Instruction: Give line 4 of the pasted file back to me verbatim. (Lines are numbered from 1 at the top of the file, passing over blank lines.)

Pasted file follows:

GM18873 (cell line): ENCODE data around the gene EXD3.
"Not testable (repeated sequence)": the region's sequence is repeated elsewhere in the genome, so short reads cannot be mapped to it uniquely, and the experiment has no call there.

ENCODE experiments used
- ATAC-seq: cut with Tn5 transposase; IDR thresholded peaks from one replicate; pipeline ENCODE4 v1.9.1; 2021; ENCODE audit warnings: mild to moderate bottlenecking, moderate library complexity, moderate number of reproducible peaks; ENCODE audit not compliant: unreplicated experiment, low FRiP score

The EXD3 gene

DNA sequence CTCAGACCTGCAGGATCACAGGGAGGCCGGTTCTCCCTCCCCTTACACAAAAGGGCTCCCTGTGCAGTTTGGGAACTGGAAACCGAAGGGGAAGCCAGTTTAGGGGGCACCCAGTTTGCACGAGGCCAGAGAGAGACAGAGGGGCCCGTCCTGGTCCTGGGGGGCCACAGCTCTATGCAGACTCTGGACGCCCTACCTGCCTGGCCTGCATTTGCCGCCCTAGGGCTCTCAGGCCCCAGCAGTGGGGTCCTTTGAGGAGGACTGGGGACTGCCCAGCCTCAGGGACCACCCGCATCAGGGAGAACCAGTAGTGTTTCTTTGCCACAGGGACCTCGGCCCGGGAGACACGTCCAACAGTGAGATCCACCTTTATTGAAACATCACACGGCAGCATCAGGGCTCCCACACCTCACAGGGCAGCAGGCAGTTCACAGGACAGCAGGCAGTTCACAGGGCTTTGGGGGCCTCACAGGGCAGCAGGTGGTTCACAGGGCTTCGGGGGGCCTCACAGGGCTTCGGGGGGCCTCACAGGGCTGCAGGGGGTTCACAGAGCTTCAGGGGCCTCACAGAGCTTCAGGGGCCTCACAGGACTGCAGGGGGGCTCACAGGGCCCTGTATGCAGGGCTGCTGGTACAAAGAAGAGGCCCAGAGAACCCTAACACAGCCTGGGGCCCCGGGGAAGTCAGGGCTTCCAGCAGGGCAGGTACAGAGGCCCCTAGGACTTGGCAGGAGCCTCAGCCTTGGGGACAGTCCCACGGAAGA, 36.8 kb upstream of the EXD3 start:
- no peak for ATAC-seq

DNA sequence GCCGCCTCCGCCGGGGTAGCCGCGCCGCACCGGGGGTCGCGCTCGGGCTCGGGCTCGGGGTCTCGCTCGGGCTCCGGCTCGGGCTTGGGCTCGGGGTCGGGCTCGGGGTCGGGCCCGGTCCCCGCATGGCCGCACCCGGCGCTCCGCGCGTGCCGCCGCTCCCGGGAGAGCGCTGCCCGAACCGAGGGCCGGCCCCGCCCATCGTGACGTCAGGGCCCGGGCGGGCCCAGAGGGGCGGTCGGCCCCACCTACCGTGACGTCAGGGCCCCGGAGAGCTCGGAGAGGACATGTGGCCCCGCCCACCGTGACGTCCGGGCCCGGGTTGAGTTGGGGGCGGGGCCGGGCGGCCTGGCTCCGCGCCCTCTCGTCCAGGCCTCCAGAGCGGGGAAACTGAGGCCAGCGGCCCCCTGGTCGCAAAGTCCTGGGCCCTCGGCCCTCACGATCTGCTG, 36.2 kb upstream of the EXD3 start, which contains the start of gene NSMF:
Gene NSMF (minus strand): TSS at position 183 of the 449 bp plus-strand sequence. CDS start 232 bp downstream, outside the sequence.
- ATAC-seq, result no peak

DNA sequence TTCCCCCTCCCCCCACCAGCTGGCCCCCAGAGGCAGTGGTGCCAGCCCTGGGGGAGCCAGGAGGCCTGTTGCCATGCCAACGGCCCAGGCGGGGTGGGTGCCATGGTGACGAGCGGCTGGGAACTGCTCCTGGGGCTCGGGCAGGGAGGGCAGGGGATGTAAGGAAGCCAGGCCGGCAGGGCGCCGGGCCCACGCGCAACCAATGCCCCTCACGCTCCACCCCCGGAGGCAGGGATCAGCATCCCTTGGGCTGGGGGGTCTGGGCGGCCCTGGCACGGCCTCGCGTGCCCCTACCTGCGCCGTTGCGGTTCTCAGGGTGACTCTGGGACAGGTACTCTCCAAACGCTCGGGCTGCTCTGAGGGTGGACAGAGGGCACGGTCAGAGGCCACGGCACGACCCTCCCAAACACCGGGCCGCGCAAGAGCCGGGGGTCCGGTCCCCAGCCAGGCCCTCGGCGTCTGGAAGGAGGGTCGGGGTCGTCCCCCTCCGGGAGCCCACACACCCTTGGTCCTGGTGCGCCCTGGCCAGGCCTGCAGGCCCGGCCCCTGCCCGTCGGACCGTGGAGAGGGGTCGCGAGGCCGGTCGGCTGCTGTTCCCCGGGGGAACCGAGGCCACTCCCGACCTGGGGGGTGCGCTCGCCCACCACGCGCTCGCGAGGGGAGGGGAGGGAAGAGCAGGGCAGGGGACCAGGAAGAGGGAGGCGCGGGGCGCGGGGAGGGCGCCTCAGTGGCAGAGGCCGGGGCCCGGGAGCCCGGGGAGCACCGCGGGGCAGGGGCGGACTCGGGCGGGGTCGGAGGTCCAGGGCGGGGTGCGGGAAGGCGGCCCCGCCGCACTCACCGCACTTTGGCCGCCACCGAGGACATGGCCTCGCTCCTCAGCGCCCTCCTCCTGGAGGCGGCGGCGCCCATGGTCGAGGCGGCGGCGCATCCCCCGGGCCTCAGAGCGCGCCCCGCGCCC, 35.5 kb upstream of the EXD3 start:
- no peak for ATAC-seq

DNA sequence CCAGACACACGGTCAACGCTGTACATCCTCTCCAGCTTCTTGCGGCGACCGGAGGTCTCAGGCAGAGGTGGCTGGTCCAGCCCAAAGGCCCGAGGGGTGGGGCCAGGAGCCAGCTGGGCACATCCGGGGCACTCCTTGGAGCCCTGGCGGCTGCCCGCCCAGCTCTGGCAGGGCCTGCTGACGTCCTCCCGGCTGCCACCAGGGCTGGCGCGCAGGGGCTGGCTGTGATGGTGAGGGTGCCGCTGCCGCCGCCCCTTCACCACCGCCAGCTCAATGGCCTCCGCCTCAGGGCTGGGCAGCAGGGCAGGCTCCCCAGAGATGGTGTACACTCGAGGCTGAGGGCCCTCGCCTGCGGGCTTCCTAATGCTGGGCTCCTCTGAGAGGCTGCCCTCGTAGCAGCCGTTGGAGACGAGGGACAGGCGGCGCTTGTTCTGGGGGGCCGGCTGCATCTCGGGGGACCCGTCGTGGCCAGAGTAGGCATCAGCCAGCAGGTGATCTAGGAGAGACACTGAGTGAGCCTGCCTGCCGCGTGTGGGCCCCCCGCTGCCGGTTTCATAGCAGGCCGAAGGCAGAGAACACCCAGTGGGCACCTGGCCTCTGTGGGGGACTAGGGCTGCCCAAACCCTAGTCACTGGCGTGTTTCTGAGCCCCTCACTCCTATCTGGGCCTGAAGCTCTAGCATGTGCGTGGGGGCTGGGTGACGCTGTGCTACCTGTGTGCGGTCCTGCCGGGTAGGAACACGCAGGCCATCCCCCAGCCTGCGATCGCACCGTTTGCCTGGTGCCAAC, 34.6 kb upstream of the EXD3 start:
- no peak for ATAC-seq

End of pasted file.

- ATAC-seq: cut with Tn5 transposase; IDR thresholded peaks from one replicate; pipeline ENCODE4 v1.9.1; 2021; ENCODE audit warnings: mild to moderate bottlenecking, moderate library complexity, moderate number of reproducible peaks; ENCODE audit not compliant: unreplicated experiment, low FRiP score